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This post is getting pretty long-winded, and all I wanted to do was show how to set some pixels on a tiny display. Let's wrap this up then, since we're almost ready to recompile. Just one finishing touch, which is to call the functions we defined. Update ~main~ to look like this:



@@ 263,7 263,7 @@ This post is getting pretty long-winded, and all I wanted to do was show how to 

Once you're done, rebuild the binary and ~scp~ it over, like you did the first time. SSH into your Pi and run it again (i.e ~./stardust~), and see your display light up! 🥳

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Hopefully that worked, but if it didn't, get in touch with your feedback at wtf@mrlee.dev and help contribute to this post being a better, more informative read. After all, /works on my machine!/ can only go so far.


M posts/hakyll-on-devops-pipelines.org => posts/hakyll-on-devops-pipelines.org +1 -1
@@ 23,7 23,7 @@ I've been keen on playing with these pipelines for a while, and much like any de

Let's do a step-by-step walk through my setup.

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◊codeblock['yaml]{
  trigger:

M posts/isolation-aloneness-and-loneliness.org => posts/isolation-aloneness-and-loneliness.org +2 -2
@@ 12,7 12,7 @@ That's not the full topic of this post, but I think it's important to acknowledg

Now I've explained where I'm coming from, let's move on.

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For a long time (up until the last few years) I've considered myself a lonely person, or a bit of a loner. It sounds like a label to identify by and, if I were to call myself a loner enough times, it surely would become an identity. What I really mean when I say it, though, is that I don't feel like I have the capacity to provide myself the comfort, the fulfilment, the happiness, that I feel lacking in. There's a psychological undercurrent to it of course, based on my childhood, but I'm ultimately disempowering myself and also signalling that I don't really have that kind of positive feeling to give out either. There's an absence of it and I'd like it if someone else shared some with me.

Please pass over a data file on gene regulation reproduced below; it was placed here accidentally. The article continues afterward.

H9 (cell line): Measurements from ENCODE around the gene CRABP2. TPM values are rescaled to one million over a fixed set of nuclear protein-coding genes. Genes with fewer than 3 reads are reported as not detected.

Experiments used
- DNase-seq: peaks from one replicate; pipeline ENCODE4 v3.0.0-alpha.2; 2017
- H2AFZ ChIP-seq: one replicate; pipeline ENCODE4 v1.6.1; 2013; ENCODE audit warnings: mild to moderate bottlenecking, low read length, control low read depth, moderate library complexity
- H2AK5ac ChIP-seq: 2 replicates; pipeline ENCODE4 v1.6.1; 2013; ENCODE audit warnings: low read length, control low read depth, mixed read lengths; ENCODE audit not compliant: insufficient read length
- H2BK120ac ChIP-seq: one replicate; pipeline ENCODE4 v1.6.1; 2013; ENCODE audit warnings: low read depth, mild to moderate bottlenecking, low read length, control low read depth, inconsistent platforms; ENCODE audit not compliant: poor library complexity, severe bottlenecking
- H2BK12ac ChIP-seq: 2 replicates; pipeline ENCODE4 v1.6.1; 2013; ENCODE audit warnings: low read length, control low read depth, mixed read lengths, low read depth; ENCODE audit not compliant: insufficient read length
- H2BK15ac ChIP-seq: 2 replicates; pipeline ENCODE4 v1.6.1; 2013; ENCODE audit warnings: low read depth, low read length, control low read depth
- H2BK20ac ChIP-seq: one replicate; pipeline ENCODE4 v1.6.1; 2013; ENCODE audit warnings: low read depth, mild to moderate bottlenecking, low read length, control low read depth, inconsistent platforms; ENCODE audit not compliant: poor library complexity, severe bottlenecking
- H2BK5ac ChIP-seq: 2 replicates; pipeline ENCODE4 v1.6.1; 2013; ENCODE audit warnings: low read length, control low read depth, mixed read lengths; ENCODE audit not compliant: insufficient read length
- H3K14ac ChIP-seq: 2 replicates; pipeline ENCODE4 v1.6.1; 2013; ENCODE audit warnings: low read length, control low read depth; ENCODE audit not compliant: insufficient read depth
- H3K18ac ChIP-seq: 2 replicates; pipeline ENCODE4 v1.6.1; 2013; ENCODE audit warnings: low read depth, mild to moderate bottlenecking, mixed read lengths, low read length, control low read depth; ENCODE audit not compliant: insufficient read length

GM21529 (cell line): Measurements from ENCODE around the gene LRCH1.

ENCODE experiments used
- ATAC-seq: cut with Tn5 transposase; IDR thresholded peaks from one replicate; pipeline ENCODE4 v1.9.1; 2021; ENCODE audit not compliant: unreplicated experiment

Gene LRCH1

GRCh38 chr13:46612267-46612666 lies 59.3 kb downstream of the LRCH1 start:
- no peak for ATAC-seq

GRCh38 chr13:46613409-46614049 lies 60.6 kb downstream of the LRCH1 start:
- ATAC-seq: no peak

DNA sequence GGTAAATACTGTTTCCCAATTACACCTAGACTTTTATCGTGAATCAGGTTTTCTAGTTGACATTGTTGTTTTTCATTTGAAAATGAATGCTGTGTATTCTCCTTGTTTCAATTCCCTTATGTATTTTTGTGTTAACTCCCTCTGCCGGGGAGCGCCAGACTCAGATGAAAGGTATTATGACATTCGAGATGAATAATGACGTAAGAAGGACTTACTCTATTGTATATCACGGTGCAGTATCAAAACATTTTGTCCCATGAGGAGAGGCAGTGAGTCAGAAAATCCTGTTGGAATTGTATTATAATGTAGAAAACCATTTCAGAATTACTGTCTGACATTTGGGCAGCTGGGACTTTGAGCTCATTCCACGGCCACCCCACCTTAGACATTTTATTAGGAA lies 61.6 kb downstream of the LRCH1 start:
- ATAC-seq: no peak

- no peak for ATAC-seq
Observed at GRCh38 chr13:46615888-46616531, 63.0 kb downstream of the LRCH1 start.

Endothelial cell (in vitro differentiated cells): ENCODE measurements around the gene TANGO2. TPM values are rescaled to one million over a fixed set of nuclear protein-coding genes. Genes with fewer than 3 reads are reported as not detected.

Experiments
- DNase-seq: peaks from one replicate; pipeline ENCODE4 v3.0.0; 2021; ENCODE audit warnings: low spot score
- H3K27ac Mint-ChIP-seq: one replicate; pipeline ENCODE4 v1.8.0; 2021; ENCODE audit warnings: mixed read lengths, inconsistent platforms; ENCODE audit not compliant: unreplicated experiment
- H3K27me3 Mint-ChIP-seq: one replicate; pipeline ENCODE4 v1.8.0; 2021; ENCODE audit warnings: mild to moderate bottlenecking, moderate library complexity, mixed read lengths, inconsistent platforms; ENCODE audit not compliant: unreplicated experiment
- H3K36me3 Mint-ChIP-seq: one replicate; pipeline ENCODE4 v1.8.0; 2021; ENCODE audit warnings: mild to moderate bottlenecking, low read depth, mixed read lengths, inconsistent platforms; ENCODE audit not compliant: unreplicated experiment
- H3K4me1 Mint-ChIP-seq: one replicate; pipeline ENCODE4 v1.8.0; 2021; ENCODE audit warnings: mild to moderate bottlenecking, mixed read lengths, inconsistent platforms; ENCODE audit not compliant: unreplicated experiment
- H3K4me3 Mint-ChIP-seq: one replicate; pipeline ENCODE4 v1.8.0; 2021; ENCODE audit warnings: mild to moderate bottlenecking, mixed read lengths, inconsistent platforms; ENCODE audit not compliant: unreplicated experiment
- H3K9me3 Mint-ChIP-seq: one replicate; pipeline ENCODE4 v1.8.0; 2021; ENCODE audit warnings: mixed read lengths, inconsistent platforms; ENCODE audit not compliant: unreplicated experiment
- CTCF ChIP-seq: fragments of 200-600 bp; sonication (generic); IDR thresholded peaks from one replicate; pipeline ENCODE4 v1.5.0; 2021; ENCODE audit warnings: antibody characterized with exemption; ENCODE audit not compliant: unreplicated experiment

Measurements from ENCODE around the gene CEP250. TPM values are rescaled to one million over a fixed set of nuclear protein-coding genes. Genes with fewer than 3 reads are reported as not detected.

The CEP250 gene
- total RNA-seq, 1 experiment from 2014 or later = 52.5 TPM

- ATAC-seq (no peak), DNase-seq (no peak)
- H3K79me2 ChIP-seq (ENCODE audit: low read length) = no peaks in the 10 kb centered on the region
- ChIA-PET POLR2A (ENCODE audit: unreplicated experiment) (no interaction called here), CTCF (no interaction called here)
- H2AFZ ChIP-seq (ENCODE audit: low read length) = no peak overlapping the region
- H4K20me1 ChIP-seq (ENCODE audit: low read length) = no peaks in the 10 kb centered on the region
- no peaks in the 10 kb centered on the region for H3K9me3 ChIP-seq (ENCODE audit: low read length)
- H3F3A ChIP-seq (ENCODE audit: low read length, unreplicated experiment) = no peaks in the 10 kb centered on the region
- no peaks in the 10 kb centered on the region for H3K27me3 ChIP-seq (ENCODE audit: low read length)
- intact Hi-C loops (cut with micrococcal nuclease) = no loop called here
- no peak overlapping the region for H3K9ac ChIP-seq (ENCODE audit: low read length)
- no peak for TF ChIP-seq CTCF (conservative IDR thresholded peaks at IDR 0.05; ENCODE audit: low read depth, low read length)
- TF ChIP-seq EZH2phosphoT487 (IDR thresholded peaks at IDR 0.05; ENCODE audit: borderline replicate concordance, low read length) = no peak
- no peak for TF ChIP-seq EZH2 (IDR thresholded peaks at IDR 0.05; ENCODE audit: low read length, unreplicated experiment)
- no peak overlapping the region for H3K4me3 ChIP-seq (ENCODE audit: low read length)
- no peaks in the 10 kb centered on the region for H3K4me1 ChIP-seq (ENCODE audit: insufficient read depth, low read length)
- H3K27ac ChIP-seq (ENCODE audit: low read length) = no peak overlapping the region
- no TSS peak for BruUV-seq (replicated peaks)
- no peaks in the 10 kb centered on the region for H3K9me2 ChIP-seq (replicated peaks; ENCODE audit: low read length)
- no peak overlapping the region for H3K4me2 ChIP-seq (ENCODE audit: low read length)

@@ 28,7 28,7 @@ Most of the places I've travelled to for a holiday have been alone. A week in Cr

The difference here is that there is a source of happiness and comfort in the aloneness, and it is self-sufficient. It doesn't completely remove feelings of loneliness, as there can still be underlying reasons for that emotion, but in and of itself it can be hugely enriching, maturing, and enlightening.

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So how does this pertain to the lockdown period we've found ourselves in since March? I have to admit that I've felt pangs of loneliness every now and then, and I seriously miss the social chit-chat at the pub after work, or meeting up with close friends to chill out. At the same time, I've discovered enough in myself over recent years to give me plenty to engage with and enjoy while I'm alone at home. As much as I'd love to dip my feet in more social things, like the dating scene and such like, I still feel quite comfortable riding this out by myself until I'm comfortable that it's safer for me to do so. It's a great feeling to have.


M posts/past-mistakes.org => posts/past-mistakes.org +1 -1
@@ 42,6 42,6 @@ You figure it out along the way and then become comfortable enough that you can 

These days I tell myself that it looks intimidating, but take it easy.

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Four is the magic number, so I'll leave it there. I'm not sure how sincere I felt when writing this to begin with, but it's all been part of the experience. I think next time I'll single one or two things out and go into more depth.

M posts/ruby-sorcery.org => posts/ruby-sorcery.org +1 -1